Hollywood icon Barbra Streisand believes U.S. President Donald Trump shares some of the blame for the recent Florida high school shooting, which claimed the lives of 17 students and adults.
She told film trade magazine Variety on Tuesday: “I think even that shooter [Nikolas Cruz] was affected because Trump brings out the violence in people.”
Streisand, 75, added that Trump “embodies the nasty remarks he makes about other people. He’s a liar. He’s crooked.”
The lifelong Democrat praised Trump’s presidential rival, Hillary Clinton, noting that the last time she saw her, Streisand told Clinton the reason she didn’t win was that she was “just too smart.”
Streisand also said she still “really believes” Clinton actually won the election. “I’ve talked to senators from Michigan and Wisconsin. I do believe, like I believed during Bush, they were playing with those voter machines,” she told Variety.
The “Yentl” star was giving a rare press interview ahead of Sunday’s 90th Academy Awards ceremony. She blasted what she called “the boys’ club” that has discriminated against female talent in the film industry over the years. Greta Gerwig (“Lady Bird”) is only the fifth woman ever to be nominated in the best director category.
Streisand herself was overlooked in 1984 for her film “Yentl,” but says she didn’t mind the snub for one simple reason: “It really showed the sexism,” she told Variety. “I thought by not being nominated, I put a spotlight on the issue. I thought, ‘Wow. This is so transparent.’”
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She provided an example of “the boys’ club” in action from the set of her 1991 movie “The Prince of Tides.” After telling the film’s male star, Nick Nolte, she wouldn’t change the words in a scene due to editing issues, he consulted with the male cinematographer, who backed Nolte up and contradicted his director. Streisand told Variety, “I go over to the camera operator, and I say, ‘Why did you just lie to him?’ He says, ‘It’s the boys’ club.’ Can you imagine? They were protecting him.”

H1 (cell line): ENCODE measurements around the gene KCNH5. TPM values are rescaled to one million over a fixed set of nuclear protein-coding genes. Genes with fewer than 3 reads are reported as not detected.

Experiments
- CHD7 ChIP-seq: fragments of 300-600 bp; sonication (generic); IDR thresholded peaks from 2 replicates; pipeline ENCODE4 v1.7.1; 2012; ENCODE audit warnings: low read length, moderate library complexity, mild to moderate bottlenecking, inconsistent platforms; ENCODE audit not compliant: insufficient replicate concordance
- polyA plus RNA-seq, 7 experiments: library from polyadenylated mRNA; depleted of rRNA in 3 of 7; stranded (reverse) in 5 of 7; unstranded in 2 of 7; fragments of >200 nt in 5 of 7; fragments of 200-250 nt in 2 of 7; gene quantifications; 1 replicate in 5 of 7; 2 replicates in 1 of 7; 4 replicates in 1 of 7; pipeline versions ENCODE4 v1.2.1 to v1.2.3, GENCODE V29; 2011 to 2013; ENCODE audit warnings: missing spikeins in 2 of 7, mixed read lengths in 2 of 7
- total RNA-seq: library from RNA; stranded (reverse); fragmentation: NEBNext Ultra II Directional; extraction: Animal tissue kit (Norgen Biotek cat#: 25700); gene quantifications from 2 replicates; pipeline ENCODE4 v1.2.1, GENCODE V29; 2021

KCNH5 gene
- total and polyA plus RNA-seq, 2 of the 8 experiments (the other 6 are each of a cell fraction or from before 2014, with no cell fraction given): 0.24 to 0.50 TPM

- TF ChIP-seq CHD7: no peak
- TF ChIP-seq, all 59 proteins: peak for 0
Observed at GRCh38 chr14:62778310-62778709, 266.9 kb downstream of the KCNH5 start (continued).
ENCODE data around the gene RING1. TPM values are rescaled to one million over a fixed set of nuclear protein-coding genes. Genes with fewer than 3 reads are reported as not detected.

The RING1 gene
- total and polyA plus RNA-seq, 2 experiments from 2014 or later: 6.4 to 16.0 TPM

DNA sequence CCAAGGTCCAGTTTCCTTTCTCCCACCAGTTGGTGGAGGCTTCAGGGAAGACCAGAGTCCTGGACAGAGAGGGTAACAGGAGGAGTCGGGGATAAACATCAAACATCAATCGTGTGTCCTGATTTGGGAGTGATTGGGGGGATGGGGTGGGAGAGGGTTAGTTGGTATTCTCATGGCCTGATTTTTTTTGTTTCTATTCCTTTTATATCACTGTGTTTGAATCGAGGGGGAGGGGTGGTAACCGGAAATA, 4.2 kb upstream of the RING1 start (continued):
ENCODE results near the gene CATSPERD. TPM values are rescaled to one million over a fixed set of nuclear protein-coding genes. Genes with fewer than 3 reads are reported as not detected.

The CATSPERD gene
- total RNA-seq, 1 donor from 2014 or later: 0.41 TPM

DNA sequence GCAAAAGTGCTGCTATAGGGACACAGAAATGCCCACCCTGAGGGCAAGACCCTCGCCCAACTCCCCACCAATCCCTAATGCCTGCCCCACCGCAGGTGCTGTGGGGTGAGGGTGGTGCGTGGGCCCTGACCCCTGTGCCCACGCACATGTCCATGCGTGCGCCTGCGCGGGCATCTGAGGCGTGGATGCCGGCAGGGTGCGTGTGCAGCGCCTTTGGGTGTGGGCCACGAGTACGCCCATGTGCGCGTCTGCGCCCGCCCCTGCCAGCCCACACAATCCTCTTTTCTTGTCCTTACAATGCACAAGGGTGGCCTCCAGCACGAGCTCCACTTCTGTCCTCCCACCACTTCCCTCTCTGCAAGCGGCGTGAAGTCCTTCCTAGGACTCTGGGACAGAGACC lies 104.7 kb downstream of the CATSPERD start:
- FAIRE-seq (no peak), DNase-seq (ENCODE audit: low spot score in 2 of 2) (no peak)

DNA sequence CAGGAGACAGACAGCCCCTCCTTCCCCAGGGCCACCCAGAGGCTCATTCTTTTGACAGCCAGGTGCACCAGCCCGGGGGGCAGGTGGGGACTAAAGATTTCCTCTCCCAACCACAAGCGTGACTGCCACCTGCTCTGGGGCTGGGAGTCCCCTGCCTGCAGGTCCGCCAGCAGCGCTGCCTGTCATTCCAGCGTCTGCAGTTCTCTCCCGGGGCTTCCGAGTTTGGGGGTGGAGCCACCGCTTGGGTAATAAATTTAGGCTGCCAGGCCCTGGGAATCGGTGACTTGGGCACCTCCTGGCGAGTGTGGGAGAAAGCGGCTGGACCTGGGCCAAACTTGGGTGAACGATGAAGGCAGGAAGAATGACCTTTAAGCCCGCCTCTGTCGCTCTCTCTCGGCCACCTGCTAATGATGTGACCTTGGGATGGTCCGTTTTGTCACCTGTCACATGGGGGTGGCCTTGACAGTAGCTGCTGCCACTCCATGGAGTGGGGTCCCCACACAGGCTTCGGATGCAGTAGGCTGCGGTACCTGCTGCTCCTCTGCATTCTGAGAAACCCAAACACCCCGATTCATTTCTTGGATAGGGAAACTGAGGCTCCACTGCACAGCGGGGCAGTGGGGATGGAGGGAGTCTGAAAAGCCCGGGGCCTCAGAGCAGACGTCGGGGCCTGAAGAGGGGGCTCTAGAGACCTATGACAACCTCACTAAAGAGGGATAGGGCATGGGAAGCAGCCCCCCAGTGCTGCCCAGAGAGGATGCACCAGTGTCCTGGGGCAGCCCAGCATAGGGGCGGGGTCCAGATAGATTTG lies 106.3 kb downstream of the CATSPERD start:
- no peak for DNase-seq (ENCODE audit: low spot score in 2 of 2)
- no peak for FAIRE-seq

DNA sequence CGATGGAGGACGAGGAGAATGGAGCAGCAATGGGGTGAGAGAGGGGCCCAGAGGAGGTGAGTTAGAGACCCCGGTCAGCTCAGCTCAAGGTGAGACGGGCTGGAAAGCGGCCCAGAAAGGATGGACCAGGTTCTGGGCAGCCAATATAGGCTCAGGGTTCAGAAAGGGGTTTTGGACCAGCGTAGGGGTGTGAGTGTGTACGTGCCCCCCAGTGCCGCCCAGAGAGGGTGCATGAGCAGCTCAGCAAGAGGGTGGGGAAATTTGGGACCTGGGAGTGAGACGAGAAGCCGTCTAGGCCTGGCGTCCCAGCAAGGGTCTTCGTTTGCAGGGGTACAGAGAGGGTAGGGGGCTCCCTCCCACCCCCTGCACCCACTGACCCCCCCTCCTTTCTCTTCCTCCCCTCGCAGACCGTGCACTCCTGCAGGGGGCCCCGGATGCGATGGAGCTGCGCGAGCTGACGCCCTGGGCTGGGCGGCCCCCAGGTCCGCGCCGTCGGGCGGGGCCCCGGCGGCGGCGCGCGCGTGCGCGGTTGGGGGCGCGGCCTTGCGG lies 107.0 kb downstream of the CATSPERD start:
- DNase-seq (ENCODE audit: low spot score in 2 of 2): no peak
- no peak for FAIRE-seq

The singer-actor-director-producer also addressed the #MeToo movement, noting her pride in the advances it has made in such a short time in Hollywood. Streisand said she herself had never encountered sexual harassment (“I wasn’t blond enough,” in her words), and that she hadn’t encountered or known about Miramax owner Harvey Weinstein’s alleged predatory behaviour.
She did, however, recount how he threatened not to work with her on any future movies after she turned down the chance to perform on the soundtrack album of his Broadway musical “Finding Neverland.” “I thought he was a boorish guy,” she noted.
Streisand hasn’t appeared on screen since co-starring with Seth Rogan in the 2012 comedy “The Guilt Trip,” and says the only roles she’s interested in playing now are the French stage actress Sarah Bernhardt and Mama Rose in a film version of the musical “Gypsy.” What she still really wants to do is direct, saying she hopes to make a film about Life magazine photographer Margaret Bourke-White, who was the first foreigner to take pictures of the Soviets’ five-year plan.
Streisand confirmed she has been writing her memoir for the past three and a half years, and told Variety she had just worked out what the dedication should say: “For my mother and all she did for me.” As Streisand points out, “You don’t know if that’s negative or positive” – unlike her views on the current U.S. president.